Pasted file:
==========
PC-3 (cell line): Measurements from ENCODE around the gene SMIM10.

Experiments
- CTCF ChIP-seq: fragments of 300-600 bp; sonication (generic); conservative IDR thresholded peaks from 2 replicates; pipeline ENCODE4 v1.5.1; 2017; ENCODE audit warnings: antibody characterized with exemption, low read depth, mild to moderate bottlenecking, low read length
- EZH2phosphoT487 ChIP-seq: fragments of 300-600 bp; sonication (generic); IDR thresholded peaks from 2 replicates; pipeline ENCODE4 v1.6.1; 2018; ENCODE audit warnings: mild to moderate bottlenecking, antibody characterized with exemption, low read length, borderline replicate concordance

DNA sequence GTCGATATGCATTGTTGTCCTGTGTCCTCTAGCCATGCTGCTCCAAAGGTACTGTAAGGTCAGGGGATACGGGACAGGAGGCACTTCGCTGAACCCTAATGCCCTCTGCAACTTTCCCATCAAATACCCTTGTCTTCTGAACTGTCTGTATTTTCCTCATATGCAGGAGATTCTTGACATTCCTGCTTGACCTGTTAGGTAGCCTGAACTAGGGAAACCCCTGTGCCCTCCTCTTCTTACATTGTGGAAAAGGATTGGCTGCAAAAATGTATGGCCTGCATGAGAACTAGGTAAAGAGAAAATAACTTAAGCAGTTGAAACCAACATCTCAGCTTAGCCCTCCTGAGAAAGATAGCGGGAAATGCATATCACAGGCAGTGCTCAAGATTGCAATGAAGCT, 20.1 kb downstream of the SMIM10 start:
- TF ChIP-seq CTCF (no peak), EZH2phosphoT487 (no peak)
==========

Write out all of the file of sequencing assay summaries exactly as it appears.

PC-3 (cell line): Measurements from ENCODE around the gene SMIM10.

Experiments
- CTCF ChIP-seq: fragments of 300-600 bp; sonication (generic); conservative IDR thresholded peaks from 2 replicates; pipeline ENCODE4 v1.5.1; 2017; ENCODE audit warnings: antibody characterized with exemption, low read depth, mild to moderate bottlenecking, low read length
- EZH2phosphoT487 ChIP-seq: fragments of 300-600 bp; sonication (generic); IDR thresholded peaks from 2 replicates; pipeline ENCODE4 v1.6.1; 2018; ENCODE audit warnings: mild to moderate bottlenecking, antibody characterized with exemption, low read length, borderline replicate concordance

DNA sequence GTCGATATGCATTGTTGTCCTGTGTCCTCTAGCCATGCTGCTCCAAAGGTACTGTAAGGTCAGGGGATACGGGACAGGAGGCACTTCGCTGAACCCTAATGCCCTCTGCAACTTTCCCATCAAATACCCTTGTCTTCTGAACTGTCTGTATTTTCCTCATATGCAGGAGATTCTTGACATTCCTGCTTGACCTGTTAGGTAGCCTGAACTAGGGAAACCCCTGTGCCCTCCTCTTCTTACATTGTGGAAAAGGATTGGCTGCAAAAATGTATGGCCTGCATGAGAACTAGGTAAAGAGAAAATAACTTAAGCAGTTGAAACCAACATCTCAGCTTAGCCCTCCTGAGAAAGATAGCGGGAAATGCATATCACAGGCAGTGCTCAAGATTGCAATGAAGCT, 20.1 kb downstream of the SMIM10 start:
- TF ChIP-seq CTCF (no peak), EZH2phosphoT487 (no peak)